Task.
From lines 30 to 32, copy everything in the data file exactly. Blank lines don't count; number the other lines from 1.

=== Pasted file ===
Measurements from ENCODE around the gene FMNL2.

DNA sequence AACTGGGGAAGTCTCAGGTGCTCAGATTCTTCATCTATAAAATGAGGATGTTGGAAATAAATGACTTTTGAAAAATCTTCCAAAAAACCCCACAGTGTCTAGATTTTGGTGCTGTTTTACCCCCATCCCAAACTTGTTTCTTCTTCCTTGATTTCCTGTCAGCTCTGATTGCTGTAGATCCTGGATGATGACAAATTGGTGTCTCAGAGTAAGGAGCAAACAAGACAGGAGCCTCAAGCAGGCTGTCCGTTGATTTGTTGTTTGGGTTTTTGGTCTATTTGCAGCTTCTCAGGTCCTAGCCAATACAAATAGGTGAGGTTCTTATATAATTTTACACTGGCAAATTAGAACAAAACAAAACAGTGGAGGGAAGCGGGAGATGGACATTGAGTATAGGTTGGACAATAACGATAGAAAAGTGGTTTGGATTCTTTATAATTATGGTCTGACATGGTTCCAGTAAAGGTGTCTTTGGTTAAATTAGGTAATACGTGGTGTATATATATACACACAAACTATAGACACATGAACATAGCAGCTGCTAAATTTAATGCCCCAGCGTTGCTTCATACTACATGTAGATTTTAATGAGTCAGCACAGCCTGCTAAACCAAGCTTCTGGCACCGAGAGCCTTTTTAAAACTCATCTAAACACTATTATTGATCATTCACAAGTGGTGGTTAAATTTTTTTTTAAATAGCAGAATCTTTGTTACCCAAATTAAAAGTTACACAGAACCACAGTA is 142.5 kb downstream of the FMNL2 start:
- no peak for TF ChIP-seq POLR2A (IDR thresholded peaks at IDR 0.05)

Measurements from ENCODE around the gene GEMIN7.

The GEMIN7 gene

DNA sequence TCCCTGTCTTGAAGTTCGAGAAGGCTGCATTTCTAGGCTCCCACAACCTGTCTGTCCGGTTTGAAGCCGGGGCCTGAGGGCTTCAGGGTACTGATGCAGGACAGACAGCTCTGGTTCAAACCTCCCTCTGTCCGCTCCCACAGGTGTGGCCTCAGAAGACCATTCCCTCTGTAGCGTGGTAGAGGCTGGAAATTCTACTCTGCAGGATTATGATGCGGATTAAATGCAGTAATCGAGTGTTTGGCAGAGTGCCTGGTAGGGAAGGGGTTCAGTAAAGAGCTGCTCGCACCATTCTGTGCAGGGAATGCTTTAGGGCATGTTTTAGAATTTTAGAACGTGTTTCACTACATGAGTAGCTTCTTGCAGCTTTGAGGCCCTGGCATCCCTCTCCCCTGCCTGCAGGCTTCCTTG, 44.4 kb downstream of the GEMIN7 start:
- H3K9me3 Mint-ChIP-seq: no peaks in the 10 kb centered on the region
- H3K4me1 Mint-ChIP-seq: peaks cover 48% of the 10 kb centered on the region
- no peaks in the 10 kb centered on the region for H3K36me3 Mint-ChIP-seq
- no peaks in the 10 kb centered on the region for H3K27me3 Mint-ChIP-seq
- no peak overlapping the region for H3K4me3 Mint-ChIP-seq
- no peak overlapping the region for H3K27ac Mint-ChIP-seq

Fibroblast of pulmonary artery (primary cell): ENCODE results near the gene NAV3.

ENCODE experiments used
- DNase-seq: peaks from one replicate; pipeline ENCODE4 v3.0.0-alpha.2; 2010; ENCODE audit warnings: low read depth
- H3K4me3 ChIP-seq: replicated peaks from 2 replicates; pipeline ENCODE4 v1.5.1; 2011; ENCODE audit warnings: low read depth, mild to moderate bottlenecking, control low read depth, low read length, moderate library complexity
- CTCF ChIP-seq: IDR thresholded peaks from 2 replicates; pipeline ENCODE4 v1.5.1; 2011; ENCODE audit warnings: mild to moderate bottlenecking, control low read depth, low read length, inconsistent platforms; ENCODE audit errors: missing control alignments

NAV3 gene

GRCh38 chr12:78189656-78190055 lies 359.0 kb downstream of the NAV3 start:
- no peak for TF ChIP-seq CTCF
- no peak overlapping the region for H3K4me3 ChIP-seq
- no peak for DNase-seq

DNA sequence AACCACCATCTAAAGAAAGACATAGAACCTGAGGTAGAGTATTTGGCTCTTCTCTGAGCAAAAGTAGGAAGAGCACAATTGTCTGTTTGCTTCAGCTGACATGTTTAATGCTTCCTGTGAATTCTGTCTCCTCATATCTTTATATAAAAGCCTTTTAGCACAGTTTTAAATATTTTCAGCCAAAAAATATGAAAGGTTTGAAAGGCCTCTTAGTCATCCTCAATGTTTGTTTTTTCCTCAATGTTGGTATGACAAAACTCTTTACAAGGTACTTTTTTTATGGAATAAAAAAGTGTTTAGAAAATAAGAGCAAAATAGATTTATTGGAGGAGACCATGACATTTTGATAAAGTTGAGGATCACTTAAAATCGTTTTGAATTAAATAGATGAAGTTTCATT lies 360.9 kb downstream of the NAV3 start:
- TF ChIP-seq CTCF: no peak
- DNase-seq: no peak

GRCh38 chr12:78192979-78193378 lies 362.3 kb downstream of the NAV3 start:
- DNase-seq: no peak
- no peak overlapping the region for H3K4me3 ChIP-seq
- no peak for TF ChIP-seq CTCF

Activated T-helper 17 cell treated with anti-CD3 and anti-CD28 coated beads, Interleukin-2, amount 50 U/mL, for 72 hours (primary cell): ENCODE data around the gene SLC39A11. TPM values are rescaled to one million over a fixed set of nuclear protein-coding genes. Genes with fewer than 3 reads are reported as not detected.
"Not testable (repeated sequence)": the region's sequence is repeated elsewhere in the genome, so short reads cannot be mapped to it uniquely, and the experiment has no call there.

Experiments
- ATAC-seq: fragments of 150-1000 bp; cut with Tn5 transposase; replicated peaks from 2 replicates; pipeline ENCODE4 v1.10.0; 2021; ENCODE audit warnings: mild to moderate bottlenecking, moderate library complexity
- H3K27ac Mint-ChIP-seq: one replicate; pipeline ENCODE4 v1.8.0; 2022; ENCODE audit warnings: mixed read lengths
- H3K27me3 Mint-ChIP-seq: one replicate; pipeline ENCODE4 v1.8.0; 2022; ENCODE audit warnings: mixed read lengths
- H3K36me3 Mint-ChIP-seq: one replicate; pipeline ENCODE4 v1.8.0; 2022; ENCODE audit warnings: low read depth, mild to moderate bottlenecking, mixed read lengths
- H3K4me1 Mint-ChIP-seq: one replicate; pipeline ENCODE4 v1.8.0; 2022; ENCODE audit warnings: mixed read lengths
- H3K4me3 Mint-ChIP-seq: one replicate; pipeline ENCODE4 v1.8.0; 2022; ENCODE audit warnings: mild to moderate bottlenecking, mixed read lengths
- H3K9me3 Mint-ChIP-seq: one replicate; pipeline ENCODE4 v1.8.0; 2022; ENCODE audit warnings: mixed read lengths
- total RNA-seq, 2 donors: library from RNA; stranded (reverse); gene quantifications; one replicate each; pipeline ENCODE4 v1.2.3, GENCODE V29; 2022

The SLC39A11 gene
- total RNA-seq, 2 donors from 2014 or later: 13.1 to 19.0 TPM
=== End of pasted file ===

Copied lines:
Activated T-helper 17 cell treated with anti-CD3 and anti-CD28 coated beads, Interleukin-2, amount 50 U/mL, for 72 hours (primary cell): ENCODE data around the gene SLC39A11. TPM values are rescaled to one million over a fixed set of nuclear protein-coding genes. Genes with fewer than 3 reads are reported as not detected.
"Not testable (repeated sequence)": the region's sequence is repeated elsewhere in the genome, so short reads cannot be mapped to it uniquely, and the experiment has no call there.

Experiments